Decrypting encrypted iTunes backups

Alexandra Malureanu

by Alexandra Malureanu

This post was updated in May 2017

Extracting data from an encrypted iTunes backup is easy with the help of our backup extractor for iPhone, iPad or iPod, but lately more and more of our users have asked if we can help with encryption support for their encrypted iTunes backups.

That’s the reason our engineers have added encryption support for iTunes backups, including the latest iOS 11 and iOS 10. All you have to know is the password you used for encryption.

How to decrypt an encrypted iTunes backup

If you want to extract any data from an encrypted iTunes backup, you can easily do this through our software, the iPhone Backup Extractor.

Follow these steps to decrypt your encrypted iTunes backup:

Step 1. Download the iPhone Backup Extractor

Download the iPhone Backup Extractor from our site, then install it. We have two versions for download: for Windows and for Mac OS X and both are compatible with the latest iOS 11 and iOS 10.

Step 2. Choose a backup

Start the iPhone Backup Extractor and wait until the backups from your computer are loaded into the program. The iPhone Backup Extractor automatically loads the backups located into the backup default folder from your computer.

If the backup file is located in another folder, then browse through the folders and choose the backup file location. If you have multiple backups stored into your computer, you should choose the encrypted backup from where you need to extract the data.

Step 3. Preview your files

Once chosen, you'll be asked for the password. Once you entered the passcode, you'll be able to see the files available in the backup, in the right window, under "Overview" tab.

Decrypt encrypted itunes backup IPBE preview

If you want to extract all of your data, you'll need a license.

Step 4. Save your data

Choose the location where to save the data, click Open and in a few seconds the download will finish.

Encrypted backup process in iTunes

When creating a normal backup iTunes stores the backup files within hex-encoded SHA1 hash files which contain uniquely named files with alphanumeric hex values as listed in the backups manifest files.

Knowing what the files are inside the iTunes backup of your iDevice can be really helpful should your backup or manifest files get corrupted. You can still restore your corrupted backup files using the iPhone Backup Extractor, which opens the encoded files and extract all available data stored.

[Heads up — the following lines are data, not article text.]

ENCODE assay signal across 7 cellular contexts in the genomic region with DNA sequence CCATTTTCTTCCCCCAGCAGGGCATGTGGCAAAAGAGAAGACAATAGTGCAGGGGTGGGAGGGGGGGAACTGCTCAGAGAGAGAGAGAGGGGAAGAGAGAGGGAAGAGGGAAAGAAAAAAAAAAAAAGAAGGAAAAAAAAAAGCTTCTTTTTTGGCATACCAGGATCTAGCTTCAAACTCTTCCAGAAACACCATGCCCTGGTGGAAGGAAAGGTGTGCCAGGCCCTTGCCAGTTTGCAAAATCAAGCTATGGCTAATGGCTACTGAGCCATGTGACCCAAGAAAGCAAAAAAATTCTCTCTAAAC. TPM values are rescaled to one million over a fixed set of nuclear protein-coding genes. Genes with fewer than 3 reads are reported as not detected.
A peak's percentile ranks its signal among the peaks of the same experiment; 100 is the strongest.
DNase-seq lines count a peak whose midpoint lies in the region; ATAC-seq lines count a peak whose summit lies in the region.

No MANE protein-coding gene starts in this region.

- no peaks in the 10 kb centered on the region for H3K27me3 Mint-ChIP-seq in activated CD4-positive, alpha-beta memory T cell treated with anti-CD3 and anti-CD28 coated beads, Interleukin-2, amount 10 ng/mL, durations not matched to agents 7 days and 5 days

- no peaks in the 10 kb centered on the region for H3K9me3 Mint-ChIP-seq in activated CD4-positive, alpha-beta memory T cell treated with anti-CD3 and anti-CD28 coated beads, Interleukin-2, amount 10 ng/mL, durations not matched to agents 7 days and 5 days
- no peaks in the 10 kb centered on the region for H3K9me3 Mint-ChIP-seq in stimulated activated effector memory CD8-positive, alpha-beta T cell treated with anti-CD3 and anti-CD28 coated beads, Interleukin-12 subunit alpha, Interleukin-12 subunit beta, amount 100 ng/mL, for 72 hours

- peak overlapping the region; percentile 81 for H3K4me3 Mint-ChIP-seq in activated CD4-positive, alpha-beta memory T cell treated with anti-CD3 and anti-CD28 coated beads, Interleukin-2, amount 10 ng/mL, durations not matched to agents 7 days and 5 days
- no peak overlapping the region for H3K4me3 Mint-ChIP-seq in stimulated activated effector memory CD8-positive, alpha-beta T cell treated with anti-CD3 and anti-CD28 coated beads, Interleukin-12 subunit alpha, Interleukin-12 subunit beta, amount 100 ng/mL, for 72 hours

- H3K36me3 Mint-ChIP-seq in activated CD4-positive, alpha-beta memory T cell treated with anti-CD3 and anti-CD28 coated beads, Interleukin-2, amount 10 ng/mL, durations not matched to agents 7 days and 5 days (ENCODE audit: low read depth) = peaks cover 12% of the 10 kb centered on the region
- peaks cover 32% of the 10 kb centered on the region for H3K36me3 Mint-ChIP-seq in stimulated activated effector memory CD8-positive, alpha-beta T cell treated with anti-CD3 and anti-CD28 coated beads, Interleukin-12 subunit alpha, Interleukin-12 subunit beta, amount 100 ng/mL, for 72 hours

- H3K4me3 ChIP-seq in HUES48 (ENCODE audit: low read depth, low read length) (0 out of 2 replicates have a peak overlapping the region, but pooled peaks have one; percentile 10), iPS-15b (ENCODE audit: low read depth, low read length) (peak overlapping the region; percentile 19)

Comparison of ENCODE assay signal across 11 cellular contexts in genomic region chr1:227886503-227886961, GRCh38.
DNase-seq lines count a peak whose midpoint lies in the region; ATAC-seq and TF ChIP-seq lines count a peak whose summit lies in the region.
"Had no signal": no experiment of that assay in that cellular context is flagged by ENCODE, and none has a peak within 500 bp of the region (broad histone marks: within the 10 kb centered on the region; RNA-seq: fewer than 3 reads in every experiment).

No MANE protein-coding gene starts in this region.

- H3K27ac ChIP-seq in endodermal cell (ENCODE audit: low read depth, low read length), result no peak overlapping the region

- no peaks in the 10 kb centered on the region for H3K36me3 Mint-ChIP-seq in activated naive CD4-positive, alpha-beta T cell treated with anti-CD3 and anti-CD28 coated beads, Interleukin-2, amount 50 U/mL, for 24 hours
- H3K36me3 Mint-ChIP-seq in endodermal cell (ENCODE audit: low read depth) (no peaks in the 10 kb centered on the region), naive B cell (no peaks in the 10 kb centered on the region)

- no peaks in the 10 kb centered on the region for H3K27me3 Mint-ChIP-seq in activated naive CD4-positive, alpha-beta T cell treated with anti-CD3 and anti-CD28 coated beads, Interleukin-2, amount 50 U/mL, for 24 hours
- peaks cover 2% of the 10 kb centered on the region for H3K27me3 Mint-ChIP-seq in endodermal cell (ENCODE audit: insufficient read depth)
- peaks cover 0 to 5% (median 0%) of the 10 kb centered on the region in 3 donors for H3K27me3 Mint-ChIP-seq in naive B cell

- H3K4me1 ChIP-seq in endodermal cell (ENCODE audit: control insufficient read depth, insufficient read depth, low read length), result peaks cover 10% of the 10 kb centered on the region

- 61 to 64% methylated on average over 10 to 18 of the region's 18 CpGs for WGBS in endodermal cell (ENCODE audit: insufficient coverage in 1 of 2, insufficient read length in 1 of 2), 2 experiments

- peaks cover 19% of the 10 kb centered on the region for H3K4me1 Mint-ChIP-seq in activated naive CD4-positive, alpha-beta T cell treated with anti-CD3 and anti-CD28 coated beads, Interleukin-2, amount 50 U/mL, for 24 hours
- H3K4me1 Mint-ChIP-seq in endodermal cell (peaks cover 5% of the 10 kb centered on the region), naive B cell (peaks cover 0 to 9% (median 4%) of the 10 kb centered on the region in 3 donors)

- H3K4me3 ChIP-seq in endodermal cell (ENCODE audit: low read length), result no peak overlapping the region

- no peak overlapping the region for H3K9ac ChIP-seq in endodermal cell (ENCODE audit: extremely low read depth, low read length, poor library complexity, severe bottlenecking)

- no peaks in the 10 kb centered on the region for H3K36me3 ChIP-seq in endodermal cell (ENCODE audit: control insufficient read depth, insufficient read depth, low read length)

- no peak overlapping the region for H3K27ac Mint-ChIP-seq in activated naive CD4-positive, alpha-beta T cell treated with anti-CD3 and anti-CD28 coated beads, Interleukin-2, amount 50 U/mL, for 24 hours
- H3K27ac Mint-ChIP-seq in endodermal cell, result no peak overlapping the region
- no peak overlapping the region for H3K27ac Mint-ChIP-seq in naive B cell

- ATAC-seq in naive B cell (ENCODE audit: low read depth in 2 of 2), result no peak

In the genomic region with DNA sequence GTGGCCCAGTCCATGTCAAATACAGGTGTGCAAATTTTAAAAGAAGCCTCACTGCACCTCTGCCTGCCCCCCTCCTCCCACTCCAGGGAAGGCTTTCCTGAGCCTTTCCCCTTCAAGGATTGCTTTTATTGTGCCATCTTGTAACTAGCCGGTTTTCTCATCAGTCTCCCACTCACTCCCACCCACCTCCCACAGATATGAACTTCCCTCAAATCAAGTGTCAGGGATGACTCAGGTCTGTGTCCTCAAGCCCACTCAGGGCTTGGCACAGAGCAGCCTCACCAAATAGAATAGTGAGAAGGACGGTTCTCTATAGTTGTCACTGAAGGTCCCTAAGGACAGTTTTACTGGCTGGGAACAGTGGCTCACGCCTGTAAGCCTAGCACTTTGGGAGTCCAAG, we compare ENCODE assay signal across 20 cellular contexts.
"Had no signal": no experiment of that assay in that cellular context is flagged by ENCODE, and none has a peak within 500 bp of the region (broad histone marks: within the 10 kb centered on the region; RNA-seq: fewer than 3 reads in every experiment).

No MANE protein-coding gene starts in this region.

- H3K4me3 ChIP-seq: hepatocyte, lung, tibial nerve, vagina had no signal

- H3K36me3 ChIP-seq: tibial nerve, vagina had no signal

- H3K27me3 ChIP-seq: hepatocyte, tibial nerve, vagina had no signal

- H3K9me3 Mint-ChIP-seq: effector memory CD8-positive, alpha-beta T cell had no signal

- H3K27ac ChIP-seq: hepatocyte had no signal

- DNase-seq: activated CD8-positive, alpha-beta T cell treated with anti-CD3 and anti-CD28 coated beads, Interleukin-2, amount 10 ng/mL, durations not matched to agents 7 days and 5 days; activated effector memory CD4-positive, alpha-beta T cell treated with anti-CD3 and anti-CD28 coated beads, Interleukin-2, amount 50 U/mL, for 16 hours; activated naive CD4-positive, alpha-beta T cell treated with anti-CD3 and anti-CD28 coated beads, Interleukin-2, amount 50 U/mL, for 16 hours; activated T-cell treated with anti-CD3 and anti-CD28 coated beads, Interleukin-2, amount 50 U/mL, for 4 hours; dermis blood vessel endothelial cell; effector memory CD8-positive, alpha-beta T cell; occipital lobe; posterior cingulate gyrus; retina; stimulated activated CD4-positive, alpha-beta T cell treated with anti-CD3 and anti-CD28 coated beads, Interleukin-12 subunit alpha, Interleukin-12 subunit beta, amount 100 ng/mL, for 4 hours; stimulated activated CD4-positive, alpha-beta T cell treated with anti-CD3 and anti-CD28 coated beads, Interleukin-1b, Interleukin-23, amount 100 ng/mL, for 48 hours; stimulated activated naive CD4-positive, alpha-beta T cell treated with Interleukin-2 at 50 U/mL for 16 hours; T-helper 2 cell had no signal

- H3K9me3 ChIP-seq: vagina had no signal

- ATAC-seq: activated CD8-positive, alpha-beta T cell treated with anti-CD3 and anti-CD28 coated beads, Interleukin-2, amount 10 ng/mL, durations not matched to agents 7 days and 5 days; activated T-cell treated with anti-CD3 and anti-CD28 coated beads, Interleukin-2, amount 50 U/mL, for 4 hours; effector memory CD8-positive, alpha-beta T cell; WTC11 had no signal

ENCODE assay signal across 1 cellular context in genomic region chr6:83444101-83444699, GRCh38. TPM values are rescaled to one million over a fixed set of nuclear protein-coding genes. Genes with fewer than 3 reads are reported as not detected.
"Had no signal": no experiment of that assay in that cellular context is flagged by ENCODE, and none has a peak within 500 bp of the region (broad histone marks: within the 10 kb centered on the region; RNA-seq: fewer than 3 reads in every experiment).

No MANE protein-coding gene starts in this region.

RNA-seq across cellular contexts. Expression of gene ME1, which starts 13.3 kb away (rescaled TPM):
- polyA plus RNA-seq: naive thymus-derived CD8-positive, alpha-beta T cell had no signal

If you want to protect your files by encrypting the backups in iTunes, you can enable data protection with one click on "Encrypt iDevice backup". iTunes will then give an option set a password for all backups created on the computer. You'll be asked about this password each time you want to restore so you might want to keep that password in mind or in a safe place.

What if you want to access data from your iDevice but iTunes has encrypted your backups? Well you can easily decrypt your backup in iTunes, if the files are still on your iDevice. Then access the files needed using the iPhone Backup Extractor. Once finished switch the "Encrypt iPhone backup" option back and iTunes will re-encrypt that backup for you.

Do not forget your iTunes backup password

It is very important that you remember any password you add to your iTunes backups. Without the password you will not be able to restore or access the password protected backups. The password verification is done by the iDevice via the iOS kernel, not in iTunes even though that’s where you add it.

So what does this mean to you? Well, it means that you cannot restore password encrypted iOS backups to any other device without the passcode. So if you buy a new or replace a lost iPhone, without that password the backup you so carefully prepared will be useless.

If you change between different passwords when creating backups, you also will need to remember the old passcodes as the iPhone, iPad or iPod will only recognise the latest password when restoring. If the passcode is a really good one and you lose it, it will be really hard to recover it. That's why we advise you to keep your passwords in a safe and secure place.

Have you lost data because you couldn't restore your encrypted backup or maybe forgot the password? Do you need support to recover data from an encrypted iTunes backup? Our expert recovery team is ready to help you.

Alexandra Malureanu

by Alexandra Malureanu on

我们曾经帮助过 3,000,000 多人恢复其丢失的 iPhone 数据。 所以我们也能为您排忧解难。

Comments (1)

My daughter just upgraded from an iphone 4 to a new iphone 5. Her latest backup was encrypted and it won't update her new phone. It gives the message that the backup is either corrupt or incompatible with the new iphone. Is the encryption the problem? Can you get past that?

Hi Randy! Encryption means that the backup has a password set on it, as long as you know the password you can use that backup to restore to the device or open the backup file with our software.

Corruption means that the backup file itself is incomplete or damaged or, as the message states, incompatible with the device. If the backup file is corrupt and encrypted, even if you know the password to it you will not be able to restore.

The best thing we can do is try to recover data from this corrupt backup file (if possible and data still exists). Please try out the free version of our software and see if it works to open your backup, or reach out to our suppor team if you need more help. 👍


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This is iPhone Backup Extractor, think of it as a "personal forensics" utility. It's pretty awesome.

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